So up to the house-top the coursers they flew, with the sleigh full of Toys, and St. Nicholas too. 

So is this proof that Santa only brought toys? That runs contrary to some other images we have. Of Mr. Claus riding a Norelco razor up and down some snowdrifts. And Santa was prominently displayed on that carton of Kent cigarettes my mother always got as well as the box of Canadian Club my dad got from his friends around the corner. 

And then, in a twinkling, I heard on the roof the prancing and pawing of each little hoof. 

The way our roof was arched, there was absolutely no way that the sleigh and reindeer could have kept their balance. At least, three of those suckers would have tumbled off. Right into Grandma's lilac bush, lying next to the drunken neighbor. 

As I drew in my head, and was turning around, down the chimney St. Nicholas came with a bound. 

You see, this always presented a major problem in our house. There was one chimney fireplace. In Grandma's dining room. And it was sealed with cement. I once asked her how Santa Claus could get in. She told me not to ask a lot of stupid question. 

He was dressed all in fur, from his head to his foot, and his clothes were all tarnished with ashes and soot; 

Dressed in fur? Are we absolutely 100% sure that there was a Mrs. Claus? Because the image I'm getting is Liberace. Except no gay guy allows himself to get this dirty ever. 

A bundle of toys he had flung on his back, and he looked like a peddler just opening his pack.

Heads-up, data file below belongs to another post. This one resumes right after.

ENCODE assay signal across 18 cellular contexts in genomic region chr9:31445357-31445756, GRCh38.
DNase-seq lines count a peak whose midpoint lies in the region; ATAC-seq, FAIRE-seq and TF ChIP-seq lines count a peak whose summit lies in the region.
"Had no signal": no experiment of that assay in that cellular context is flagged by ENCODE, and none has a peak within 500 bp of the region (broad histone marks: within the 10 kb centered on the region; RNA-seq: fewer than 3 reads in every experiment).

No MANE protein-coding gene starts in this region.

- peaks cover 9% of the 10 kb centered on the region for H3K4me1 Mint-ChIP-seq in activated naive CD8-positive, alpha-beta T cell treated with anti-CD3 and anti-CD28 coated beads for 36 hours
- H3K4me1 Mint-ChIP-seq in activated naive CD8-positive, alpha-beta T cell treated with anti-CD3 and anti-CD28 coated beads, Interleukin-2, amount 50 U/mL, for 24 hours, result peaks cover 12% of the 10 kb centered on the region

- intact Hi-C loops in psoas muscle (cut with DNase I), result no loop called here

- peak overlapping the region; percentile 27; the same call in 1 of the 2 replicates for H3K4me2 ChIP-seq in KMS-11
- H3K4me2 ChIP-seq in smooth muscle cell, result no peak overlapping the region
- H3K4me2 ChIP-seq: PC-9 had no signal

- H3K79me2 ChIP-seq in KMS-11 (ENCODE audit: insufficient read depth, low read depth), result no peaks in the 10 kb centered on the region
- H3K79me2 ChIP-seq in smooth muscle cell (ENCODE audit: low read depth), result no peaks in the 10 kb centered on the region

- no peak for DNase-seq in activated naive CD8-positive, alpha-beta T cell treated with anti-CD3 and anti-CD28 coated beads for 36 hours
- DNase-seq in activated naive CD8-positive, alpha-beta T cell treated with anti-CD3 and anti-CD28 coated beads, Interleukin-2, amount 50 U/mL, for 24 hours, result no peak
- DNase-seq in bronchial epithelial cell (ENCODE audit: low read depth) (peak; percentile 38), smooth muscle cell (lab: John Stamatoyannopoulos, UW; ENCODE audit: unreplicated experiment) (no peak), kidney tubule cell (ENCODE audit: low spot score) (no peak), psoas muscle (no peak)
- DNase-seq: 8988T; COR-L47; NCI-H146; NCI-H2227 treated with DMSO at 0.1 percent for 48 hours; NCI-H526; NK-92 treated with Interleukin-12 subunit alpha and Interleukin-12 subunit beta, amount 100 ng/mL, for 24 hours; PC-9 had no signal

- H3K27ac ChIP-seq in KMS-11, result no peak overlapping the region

You see a sprightly old gentleman? I'm seeing a homeless bum down in Santa Monica. 

His eyes---how they twinkled! his dimples how merry! His cheeks were like roses, his nose like a cherry! 

Possibly warning signs of melanoma or even high blood pressure. 

His droll little mouth was drawn up like a bow and the beard of his chin was as white as the snow; 

One verse later, we have our medical diagnosis. "Mouth drawn up like a bow." He's had a mild stroke. 

The stump of a pipe he held tight in his teeth, and the smoke it encircled his head like a wreath; 

A stroke brought on by heavy smoking. 

He had a broad face and a little round belly, that shook when he laughed, like a bowlful of jelly. 

I never understood this image. Do me a favor. Take a jar of jelly and empty it into a bowl. It doesn't shake. It just lies there. Inert. Now, if Moore had known about Jell-O at the time, this reference would have worked. But, then, you have the rhyme problem. Jell-O, bellow, hello, mellow. The whole poem falls off the proverbial map. 

He was chubby and plump, a right jolly old elf, and I laughed when I saw him, in spite of myself; 

Another misnomer. Fat people are not always happy. Most are depressed, having eaten themselves into a coma for deep seeded psychological reasons. 

A wink of his eye and a twist of his head, soon gave me to know I had nothing to dread; 

Or maybe I did. An old guy winking and making overt gestures. Hello, Pedophile. 

He spoke not a word, but went straight to his work, and filled all the stockings; then turned with a jerk, 

Head twisting. Body jerking. I'm thinking Parkinson's. What about you?

And laying his finger aside of his nose, and giving a nod, up the chimney he rose; 

Once again, I'd ask my grandmother how Santa could get out with a sealed up  chimney in our house. Once again, I'd hear, "You ask too many stupid questions." 

He sprang to his sleigh, to his team gave a whistle, and away they all flew like the down of a thistle, 

I never knew what a thistle was, let alone how much down you got from one. And, how about the noise this bunch generates as they leave? For what purpose? Aren't they simply going to fly over to the house next door? 

But I heard him exclaim, ere he drove out of sight, "Happy Christmas to all, and to all a good-night." 

Yeah! Me, too! 

Dinner last night:  Leftover orange chicken.